News, Politics

Sentence Handed Down In “Pierre Poutine” case

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An angry citizen shares her displeasure at the Parliament buildings following the robocall scandal in 2011. Image: Wikipedia
An angry citizen shares her displeasure at the Parliament buildings following the robocall scandal in 2011. Image: Wikipedia

The judge has made a decision about the “Pierre Poutine” case.

The Pierre Poutine case
Back in 2011, during a Canadian federal election, some people living in Guelph, Ontario received messages on their phones urging them to vote. However, the message gave them the wrong directions to the polling station (the location where you vote).

Those messages may have caused people to go to the wrong polling station. By the time they found the right one, where they could vote, the polls may have closed or they may have given up and decided to go home instead and not bother to vote.

That would have been a good thing for a party that knew that most of the people in a certain area were intending to vote against it. If they could prevent people from voting at all, they would be more successful in the election.

That’s why calls like that deliberately mislead people during an election are illegal.

More than 6,000 people received misleading messages.

There was an investigation into the messages and the calls were traced to a cell phone belonging to “Pierre Poutine.” That was a false name used to hide the real cell phone owner.

It turns out, one of the people responsible for the messages was Michael Sona, who worked for the Conservative political party.

After a trial that has gone on for months, Sona has been found guilty of elections fraud. A judge sentenced him to nine months in jail. The judge said it was Sona’s first offence; he also noted that Sona was likely not working alone, although no one else has been charged in the case.

A CTV news story lists a timeline of the events in the “Pierre Poutine” scandal here.

In that timeline, they point out that in February, 2012, both Sona and Prime Minister Stephen Harper denied having anything to do with the calls. Harper accused the NDP and Liberals of trying to make the Conservatives look bad, CTV’s news report says.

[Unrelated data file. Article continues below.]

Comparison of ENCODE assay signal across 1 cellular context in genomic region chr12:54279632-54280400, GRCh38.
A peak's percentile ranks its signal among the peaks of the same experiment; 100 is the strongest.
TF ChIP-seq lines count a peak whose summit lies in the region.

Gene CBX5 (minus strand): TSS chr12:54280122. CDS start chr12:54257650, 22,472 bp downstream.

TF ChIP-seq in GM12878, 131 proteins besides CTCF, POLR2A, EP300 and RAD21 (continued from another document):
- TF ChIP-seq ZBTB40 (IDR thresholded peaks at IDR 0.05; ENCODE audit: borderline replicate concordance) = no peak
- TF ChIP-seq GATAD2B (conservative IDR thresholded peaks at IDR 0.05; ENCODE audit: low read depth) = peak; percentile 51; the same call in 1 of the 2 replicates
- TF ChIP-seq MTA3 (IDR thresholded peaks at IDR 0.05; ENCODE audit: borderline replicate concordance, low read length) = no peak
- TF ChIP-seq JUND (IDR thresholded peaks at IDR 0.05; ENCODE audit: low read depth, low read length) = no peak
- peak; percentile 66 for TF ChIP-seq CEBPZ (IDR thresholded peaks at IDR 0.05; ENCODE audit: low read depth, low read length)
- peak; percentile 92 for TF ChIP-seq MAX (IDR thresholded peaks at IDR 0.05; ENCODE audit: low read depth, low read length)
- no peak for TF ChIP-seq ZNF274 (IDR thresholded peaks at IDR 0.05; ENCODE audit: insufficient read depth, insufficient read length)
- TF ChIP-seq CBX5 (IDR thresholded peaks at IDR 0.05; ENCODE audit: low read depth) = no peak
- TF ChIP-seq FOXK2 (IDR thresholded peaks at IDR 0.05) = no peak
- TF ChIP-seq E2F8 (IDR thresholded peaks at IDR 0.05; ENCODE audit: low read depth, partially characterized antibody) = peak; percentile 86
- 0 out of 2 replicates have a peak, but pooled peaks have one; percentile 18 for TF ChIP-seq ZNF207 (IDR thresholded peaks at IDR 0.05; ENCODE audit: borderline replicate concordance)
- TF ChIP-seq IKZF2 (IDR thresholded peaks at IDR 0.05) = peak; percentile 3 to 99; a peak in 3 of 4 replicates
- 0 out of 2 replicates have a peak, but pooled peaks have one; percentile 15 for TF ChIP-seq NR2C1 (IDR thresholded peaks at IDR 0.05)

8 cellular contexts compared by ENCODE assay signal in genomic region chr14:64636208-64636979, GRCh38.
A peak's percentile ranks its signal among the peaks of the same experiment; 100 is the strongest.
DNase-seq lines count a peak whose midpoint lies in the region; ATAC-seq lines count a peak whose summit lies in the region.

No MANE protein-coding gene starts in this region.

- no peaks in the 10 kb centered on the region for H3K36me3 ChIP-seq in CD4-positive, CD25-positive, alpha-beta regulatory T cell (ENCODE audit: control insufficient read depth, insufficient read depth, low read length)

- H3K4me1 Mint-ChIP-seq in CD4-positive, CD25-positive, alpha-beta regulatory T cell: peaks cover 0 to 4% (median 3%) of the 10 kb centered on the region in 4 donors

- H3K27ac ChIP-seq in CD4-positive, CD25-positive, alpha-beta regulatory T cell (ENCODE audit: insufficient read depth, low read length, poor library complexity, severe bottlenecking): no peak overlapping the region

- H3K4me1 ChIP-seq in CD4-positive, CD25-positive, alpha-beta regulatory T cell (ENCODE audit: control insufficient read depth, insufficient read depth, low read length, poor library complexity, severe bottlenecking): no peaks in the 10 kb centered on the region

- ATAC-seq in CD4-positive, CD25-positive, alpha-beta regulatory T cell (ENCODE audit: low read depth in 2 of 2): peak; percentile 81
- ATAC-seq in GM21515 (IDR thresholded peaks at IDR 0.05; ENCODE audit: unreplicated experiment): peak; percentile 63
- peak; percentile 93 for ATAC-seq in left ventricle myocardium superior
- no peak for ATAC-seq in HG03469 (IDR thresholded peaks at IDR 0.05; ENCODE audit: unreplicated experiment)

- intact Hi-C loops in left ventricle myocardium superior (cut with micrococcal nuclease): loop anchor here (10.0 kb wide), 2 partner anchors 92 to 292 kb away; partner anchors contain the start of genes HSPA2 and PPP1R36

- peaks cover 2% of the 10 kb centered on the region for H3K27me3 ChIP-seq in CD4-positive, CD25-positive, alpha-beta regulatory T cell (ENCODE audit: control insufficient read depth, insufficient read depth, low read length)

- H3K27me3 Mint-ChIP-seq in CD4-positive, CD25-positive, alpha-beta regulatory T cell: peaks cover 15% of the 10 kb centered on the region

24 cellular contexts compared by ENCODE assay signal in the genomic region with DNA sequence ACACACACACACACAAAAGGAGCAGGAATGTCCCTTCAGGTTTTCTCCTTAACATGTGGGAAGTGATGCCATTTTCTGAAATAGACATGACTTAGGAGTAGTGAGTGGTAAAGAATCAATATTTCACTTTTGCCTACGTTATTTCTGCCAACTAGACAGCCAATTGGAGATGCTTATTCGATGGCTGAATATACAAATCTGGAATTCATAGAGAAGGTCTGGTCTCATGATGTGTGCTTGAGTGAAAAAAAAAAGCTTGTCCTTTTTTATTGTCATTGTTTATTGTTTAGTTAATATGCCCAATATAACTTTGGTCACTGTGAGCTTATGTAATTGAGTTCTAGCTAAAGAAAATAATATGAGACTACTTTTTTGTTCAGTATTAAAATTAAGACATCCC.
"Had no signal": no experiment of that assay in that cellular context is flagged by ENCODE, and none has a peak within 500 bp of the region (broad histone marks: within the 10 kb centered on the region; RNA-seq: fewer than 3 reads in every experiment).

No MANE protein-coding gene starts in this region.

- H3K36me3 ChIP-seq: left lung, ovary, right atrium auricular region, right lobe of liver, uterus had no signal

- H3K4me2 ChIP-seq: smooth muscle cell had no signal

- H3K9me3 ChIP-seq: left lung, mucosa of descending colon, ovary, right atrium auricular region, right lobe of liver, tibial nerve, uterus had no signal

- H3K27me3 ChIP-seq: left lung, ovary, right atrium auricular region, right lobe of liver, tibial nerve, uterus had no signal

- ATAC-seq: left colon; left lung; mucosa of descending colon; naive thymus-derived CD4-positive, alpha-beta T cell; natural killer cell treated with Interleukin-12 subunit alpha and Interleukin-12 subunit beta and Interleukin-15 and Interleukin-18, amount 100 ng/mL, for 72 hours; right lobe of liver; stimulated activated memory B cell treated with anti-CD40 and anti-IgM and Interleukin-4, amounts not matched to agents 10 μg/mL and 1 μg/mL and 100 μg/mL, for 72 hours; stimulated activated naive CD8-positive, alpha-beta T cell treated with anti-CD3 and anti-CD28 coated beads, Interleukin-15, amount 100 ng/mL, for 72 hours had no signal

The point of the Guelph calls had been to help get Conservative Marty Burke elected–however, the scheme didn’t work and a Liberal candidate won in that area.

Related links
For more background information about this case, read these TKN articles:

Two Canadian Political Parties In Hot Water Over Use Of Technology

Protests and Accusations – The “Robo-Call” Scandal Continues

CURRICULUM CONNECTIONS
By Jonathan Tilly

Writing/Discussion Prompt
The judge ruled that Michael Sona will spend 9 months in prison for his role in this scandal. Do you agree with this punishment? Why or why not? Use evidence from the text to support your view.

Reading Prompt: Elements of Style
Today’s article is about a very serious crime that was committed during an election. However, the overall tone of the article is “light.” For example, the following sentence shares the judge’s important verdict but begins in a conversational tone.

It turns out, one of the people responsible for the messages was Michael Sona, who worked for the Conservative political party.

Underline examples of the “light” tone used throughout the article.

What affect is created by combining this tone with this subject?

Intermediate
Identify various elements of style – including foreshadowing, metaphor, and symbolism – and explain how they help communicate meaning and enhance the effectiveness of texts (OME, Reading: 2.4).

Language Feature: Alliteration
The made-up name, “Pierre Poutine” is an example of alliteration. Alliteration is a literary device where the sounds in consecutive words are repeated. This device is very common in nursery rhymes and tongue twisters. For example,

Betty Botter bought some butter, but, she said, the butter’s bitter; if I put it in my batter it will make my batter bitter, but a bit of better butter will make my batter better.

Peter Piper picked a peck of pickled peppers. A peck of pickled peppers Peter Piper picked. If Peter Piper picked a peck of pickled peppers How many pickled peppers did Peter Piper pick?

Write a nursery rhyme or tongue twister of your own using alliteration.